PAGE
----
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Lauderdale v. Russell

United States District Court, S.D. Indiana, Indianapolis Division

December 26, 2019




         This matter is before the Court on a Motion in Limine to Exclude Plaintiff's Experts filed by Defendants William Russell, Thomas Williams, Devon Clark, and Jeremy Street (“Defendants”). (Filing No. 143.) Plaintiff Lamone Lauderdale (“Lauderdale”) has disclosed four witnesses that he intends to qualify as experts at trial. (Filing No. 143-1.) Defendants ask the Court to exclude those experts from testifying at trial. For the following reasons, Defendants' Motion is granted.

         I. BACKGROUND

         The facts of this case are set forth at length in the Court's Entry on Defendants' Motion for Partial Summary Judgment. (Filing No. 139.) In summary, while incarcerated in the Marion County Jail, Lauderdale alleges he was assaulted by the Defendants, all of whom are Marion County Sheriff Deputies, and that he was retaliated against and denied proper medical treatment. This matter is scheduled for trial by jury on February 3, 2020 on Lauderdale's claims of excessive force and deliberate indifference.


         “[J]udges have broad discretion in ruling on evidentiary questions during trial or before on motions in limine.” Jenkins v. Chrysler Motors Corp., 316 F.3d 663, 664 (7th Cir. 2002). The court excludes evidence on a motion in limine only if the evidence clearly is not admissible for any purposes. See Hawthorne Partners v. AT&T Technologies, Inc., 831 F.Supp. 1398, 1400 (N.D. Ill. 1993). Unless evidence meets this exacting standard, evidentiary rulings must be deferred until trial so questions of foundation, relevancy, and prejudice may be resolved in context. Id. at 1400-01. Moreover, denial of a motion in limine does not necessarily mean that all evidence contemplated by the motion is admissible; rather, it only means that, at the pretrial stage, the court is unable to determine whether the evidence should be excluded. Id. at 1401.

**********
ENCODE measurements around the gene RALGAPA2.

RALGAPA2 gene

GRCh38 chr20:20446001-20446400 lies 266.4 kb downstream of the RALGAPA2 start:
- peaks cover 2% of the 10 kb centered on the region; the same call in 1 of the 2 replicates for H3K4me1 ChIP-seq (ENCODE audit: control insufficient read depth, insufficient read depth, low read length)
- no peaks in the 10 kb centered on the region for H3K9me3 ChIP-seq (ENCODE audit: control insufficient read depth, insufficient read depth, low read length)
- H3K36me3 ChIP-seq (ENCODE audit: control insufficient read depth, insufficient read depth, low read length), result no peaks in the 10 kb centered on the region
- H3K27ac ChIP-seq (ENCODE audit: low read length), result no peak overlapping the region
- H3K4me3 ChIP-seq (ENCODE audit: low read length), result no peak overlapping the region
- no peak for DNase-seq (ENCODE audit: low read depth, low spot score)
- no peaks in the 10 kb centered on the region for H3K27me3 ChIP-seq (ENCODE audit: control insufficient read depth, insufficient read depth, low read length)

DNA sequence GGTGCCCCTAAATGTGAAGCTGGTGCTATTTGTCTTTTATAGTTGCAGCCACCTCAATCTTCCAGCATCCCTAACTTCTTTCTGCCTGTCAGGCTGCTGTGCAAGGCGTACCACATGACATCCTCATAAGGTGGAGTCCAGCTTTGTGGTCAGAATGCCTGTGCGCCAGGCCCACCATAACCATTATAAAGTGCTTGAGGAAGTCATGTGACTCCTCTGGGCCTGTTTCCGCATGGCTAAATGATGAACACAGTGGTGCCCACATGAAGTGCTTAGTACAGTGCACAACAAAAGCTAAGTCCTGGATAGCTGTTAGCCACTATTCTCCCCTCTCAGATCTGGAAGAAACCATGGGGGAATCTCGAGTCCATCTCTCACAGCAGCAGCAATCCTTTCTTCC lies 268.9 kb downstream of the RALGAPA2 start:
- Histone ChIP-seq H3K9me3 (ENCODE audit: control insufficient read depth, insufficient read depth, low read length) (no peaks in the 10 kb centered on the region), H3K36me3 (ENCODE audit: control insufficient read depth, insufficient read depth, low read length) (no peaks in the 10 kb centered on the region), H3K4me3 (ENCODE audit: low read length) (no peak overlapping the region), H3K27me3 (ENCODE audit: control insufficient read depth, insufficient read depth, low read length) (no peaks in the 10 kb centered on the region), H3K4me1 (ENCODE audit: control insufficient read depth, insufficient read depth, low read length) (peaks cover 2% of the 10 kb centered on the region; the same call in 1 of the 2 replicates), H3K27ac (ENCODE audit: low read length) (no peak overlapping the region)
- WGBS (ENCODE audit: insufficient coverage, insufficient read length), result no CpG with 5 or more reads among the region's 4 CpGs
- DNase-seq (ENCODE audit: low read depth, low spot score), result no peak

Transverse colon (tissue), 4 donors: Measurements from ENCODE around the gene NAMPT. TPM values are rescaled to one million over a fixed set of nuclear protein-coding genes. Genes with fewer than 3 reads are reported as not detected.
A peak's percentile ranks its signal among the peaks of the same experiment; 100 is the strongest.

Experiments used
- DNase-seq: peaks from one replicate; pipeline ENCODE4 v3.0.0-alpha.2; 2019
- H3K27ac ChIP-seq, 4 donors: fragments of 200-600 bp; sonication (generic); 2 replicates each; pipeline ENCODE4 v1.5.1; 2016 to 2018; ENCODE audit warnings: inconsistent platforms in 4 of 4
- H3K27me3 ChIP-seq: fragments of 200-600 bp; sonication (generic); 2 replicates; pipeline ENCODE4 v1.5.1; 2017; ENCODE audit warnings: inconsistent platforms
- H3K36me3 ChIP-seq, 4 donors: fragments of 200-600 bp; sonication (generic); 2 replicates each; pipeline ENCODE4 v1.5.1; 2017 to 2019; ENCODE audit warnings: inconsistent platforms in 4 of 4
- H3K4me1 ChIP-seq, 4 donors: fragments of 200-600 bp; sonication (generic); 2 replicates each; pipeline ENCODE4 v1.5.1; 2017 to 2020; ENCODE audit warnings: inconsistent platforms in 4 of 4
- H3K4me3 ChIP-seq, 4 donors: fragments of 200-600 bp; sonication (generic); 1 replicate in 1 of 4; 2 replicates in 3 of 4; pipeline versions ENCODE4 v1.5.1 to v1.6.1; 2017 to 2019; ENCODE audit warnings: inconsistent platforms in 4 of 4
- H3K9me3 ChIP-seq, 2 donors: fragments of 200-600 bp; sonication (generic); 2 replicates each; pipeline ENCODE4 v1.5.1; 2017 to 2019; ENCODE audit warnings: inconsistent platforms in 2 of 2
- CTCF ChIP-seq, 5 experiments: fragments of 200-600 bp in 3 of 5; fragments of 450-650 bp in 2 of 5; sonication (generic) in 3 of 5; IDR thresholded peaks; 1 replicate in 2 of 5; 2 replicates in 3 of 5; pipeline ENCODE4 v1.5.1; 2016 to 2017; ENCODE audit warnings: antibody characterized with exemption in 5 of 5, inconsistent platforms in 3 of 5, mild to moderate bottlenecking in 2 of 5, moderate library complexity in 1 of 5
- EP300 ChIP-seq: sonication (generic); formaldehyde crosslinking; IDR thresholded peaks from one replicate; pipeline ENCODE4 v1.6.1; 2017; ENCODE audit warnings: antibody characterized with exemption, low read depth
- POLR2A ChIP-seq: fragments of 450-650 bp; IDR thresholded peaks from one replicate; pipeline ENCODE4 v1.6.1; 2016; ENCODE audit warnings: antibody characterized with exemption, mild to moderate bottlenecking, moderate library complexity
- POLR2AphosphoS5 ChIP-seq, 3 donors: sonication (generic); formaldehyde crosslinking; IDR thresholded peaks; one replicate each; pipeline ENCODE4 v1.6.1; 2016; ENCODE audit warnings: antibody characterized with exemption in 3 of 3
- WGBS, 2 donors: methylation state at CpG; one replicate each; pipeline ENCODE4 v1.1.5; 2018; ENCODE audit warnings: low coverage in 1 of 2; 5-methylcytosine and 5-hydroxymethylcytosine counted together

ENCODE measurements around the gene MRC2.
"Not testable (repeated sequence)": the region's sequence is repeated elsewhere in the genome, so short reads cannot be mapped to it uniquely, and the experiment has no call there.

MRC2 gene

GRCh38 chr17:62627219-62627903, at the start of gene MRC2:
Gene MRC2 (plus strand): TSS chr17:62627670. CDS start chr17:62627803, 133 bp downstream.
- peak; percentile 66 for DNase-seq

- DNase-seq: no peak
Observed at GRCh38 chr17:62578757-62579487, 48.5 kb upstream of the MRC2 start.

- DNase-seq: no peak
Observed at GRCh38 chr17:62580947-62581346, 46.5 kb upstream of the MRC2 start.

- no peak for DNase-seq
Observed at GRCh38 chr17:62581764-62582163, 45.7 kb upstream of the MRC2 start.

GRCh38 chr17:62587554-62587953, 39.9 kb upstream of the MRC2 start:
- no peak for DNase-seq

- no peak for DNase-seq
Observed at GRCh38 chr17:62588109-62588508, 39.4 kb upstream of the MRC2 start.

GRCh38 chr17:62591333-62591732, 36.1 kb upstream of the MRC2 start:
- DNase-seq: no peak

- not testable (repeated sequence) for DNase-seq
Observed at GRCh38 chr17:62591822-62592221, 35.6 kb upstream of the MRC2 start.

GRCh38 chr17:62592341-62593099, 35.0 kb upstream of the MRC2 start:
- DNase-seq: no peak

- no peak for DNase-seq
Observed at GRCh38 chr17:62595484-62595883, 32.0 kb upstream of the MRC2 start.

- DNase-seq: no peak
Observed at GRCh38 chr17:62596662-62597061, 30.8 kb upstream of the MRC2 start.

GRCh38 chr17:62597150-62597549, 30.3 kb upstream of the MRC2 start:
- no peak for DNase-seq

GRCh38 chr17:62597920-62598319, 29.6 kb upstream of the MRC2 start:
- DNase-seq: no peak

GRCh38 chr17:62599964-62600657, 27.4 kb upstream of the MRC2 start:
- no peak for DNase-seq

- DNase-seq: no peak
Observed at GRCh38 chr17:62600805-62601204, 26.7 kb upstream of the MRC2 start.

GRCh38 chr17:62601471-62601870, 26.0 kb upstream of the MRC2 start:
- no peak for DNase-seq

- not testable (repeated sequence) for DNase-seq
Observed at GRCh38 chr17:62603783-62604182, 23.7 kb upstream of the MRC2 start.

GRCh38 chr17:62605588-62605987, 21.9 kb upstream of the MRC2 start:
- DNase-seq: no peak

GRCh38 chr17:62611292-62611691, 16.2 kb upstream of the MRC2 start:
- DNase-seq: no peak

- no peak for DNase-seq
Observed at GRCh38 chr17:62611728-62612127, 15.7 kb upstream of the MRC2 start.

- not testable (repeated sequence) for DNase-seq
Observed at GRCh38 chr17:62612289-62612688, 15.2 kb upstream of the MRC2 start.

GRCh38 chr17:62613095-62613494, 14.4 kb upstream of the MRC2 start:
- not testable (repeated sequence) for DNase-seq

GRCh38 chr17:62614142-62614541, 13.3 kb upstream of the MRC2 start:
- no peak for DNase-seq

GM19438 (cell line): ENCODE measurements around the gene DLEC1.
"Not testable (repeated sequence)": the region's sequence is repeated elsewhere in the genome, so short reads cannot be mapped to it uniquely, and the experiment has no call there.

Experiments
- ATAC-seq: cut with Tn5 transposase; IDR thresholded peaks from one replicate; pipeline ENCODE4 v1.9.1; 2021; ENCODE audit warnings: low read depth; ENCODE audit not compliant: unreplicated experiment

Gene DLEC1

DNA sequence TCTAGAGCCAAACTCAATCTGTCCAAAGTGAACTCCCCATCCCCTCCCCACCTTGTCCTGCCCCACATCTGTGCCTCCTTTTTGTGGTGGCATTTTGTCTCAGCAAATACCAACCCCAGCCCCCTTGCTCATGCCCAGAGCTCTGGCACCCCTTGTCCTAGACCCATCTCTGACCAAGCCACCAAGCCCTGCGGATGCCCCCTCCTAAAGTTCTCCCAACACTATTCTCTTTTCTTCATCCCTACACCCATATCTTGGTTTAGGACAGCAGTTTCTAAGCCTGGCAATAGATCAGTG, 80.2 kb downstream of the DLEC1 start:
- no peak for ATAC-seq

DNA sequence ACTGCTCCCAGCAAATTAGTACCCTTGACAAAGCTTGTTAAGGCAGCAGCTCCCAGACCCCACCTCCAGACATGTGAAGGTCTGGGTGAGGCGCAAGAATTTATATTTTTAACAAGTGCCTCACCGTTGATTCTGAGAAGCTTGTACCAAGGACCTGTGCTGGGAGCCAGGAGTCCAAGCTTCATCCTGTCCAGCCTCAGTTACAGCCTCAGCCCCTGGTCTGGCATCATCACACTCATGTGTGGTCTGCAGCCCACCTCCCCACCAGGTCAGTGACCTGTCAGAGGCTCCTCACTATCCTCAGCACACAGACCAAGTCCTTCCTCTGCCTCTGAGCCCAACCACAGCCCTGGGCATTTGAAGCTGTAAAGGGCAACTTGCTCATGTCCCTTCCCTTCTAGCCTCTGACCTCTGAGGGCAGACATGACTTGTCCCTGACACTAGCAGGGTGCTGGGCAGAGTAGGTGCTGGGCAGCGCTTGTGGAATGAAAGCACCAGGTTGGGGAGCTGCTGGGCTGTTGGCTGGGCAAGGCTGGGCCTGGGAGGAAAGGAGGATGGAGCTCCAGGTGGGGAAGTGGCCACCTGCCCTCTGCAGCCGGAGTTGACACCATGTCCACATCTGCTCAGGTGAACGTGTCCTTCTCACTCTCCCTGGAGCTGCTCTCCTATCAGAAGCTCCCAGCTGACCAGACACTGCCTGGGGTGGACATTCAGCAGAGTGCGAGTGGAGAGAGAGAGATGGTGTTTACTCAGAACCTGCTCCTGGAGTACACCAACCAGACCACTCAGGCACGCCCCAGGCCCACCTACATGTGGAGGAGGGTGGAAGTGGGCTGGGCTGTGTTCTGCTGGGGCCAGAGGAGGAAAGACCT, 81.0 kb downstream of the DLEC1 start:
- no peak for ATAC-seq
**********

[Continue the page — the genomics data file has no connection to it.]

Federal Rule of Evidence 702 governs testimony of expert witnesses. An expert may testify regarding the ultimate issue in a case. Fed.R.Evid. 704(a). Furthermore, an expert can base her opinion on inadmissible evidence. Fed.R.Evid. 703. However, “expert testimony as to legal conclusions that will determine the outcome of the case is inadmissible.” Good Shepherd Manor Found., Inc. v. City of Momence, 323 F.3d 557, 564 (7th Cir. 2003).

         Under the gatekeeping requirement set forth in Daubert v. Merrell Dow Pharmaceuticals, Inc., 509 U.S. 579 (1993), “the district court has a duty to ensure that expert testimony offered under Federal Rule of Evidence 702 is both relevant and reliable.” Jenkins v. Bartlett, 487 F.3d 482, 488-89 (7th Cir. 2007) (citing Kumho Tire Co. v. Carmichael, 526 U.S. 137, 147 (1999)). “Whether proposed expert testimony is sufficiently reliable under Rule 702 is dependent upon the facts and circumstances of the particular case.” Id. at 489. The court is given “latitude in determining not only how to measure the reliability of the proposed expert testimony but also whether the testimony is, in fact, reliable.” Gayton v. McCoy, 593 F.3d 610, 616 (7th Cir. 2010) (citing Jenkins, 487 F.3d at 489).

         In determining reliability, the court will “consider the proposed expert's full range of experience and training in the subject area, as well as the methodology used to arrive at a particular conclusion.” Id. Additionally, the district court must determine whether the proposed expert testimony will assist the trier of fact in determining a fact in issue or understanding the evidence. Chapman v. Maytag Corp., 297 F.3d 682, 687 (7th Cir. 2002). “Determinations on admissibility should not supplant the adversarial process; ‘shaky' expert testimony may be admissible, assailable by its opponents through cross-examination.” Gayton, 593 F.3d at 616.

Vigorous cross examination, presentation of contrary evidence and careful jury instructions … are the traditional and appropriate means of attacking shaky but admissible evidence. The rejections of expert testimony is the exception rather than the rule, and the trial court's role as gatekeeper is not intended to serve as a replacement for the adversary system.

Richman v. Sheahan, 415 F.Supp.2d 929, 934 (N.D. Ill. 2006) (citations and quotation marks omitted).


         On April 15, 2019, Lauderdale served the Defendants with his expert disclosure, naming four expert witnesses. (Filing No. 143-1.) All four are medical professionals who personally treated Lauderdale prior to, during, or after his incarceration. Defendants argue that Lauderdale failed to comply with the disclosure requirements set forth in Rule 26(a)(2), and thus the Court should bar the witnesses from giving expert testimony at trial. (Filing No. 144.) Defendants do not dispute that the four witnesses-Donna J. Purviance, NP; Mytrice E. Macon, MD; Kristin Roth, DPT; and Dr. Person-would be appropriate fact witnesses, they only object to the witnesses offering expert medical testimony. Id. at 3 (n. 1).

         A. Federal Rule of ...

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